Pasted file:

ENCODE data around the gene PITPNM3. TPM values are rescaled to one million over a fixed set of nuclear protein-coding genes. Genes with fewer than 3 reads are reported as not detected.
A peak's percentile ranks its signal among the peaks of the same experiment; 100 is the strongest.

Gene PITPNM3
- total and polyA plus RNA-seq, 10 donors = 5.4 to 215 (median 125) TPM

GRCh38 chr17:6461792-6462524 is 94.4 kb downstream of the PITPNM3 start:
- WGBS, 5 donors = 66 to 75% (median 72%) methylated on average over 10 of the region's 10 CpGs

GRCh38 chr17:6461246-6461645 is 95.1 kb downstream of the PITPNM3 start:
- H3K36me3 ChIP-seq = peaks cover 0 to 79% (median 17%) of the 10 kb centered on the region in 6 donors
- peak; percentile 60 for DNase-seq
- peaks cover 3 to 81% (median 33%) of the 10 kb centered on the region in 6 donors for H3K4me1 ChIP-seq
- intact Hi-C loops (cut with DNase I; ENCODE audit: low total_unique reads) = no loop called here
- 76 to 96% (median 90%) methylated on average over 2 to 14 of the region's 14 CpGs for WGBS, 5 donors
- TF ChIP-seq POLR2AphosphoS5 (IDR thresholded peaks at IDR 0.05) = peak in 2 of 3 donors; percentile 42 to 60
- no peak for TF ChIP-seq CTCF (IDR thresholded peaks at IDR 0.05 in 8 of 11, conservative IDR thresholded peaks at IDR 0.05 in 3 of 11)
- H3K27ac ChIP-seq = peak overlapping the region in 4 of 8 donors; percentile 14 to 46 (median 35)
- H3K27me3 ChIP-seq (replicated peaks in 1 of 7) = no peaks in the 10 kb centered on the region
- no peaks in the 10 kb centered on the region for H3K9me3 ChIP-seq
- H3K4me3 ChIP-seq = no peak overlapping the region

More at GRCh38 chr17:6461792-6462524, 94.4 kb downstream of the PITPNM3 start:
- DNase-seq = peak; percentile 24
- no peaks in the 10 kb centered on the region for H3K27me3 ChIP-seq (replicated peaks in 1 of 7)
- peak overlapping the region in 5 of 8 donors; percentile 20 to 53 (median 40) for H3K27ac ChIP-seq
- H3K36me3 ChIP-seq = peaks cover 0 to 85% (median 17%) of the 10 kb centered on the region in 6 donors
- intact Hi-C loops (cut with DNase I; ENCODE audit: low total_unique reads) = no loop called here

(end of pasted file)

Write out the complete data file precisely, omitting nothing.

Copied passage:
ENCODE data around the gene PITPNM3. TPM values are rescaled to one million over a fixed set of nuclear protein-coding genes. Genes with fewer than 3 reads are reported as not detected.
A peak's percentile ranks its signal among the peaks of the same experiment; 100 is the strongest.

Gene PITPNM3
- total and polyA plus RNA-seq, 10 donors = 5.4 to 215 (median 125) TPM

GRCh38 chr17:6461792-6462524 is 94.4 kb downstream of the PITPNM3 start:
- WGBS, 5 donors = 66 to 75% (median 72%) methylated on average over 10 of the region's 10 CpGs

GRCh38 chr17:6461246-6461645 is 95.1 kb downstream of the PITPNM3 start:
- H3K36me3 ChIP-seq = peaks cover 0 to 79% (median 17%) of the 10 kb centered on the region in 6 donors
- peak; percentile 60 for DNase-seq
- peaks cover 3 to 81% (median 33%) of the 10 kb centered on the region in 6 donors for H3K4me1 ChIP-seq
- intact Hi-C loops (cut with DNase I; ENCODE audit: low total_unique reads) = no loop called here
- 76 to 96% (median 90%) methylated on average over 2 to 14 of the region's 14 CpGs for WGBS, 5 donors
- TF ChIP-seq POLR2AphosphoS5 (IDR thresholded peaks at IDR 0.05) = peak in 2 of 3 donors; percentile 42 to 60
- no peak for TF ChIP-seq CTCF (IDR thresholded peaks at IDR 0.05 in 8 of 11, conservative IDR thresholded peaks at IDR 0.05 in 3 of 11)
- H3K27ac ChIP-seq = peak overlapping the region in 4 of 8 donors; percentile 14 to 46 (median 35)
- H3K27me3 ChIP-seq (replicated peaks in 1 of 7) = no peaks in the 10 kb centered on the region
- no peaks in the 10 kb centered on the region for H3K9me3 ChIP-seq
- H3K4me3 ChIP-seq = no peak overlapping the region

More at GRCh38 chr17:6461792-6462524, 94.4 kb downstream of the PITPNM3 start:
- DNase-seq = peak; percentile 24
- no peaks in the 10 kb centered on the region for H3K27me3 ChIP-seq (replicated peaks in 1 of 7)
- peak overlapping the region in 5 of 8 donors; percentile 20 to 53 (median 40) for H3K27ac ChIP-seq
- H3K36me3 ChIP-seq = peaks cover 0 to 85% (median 17%) of the 10 kb centered on the region in 6 donors
- intact Hi-C loops (cut with DNase I; ENCODE audit: low total_unique reads) = no loop called here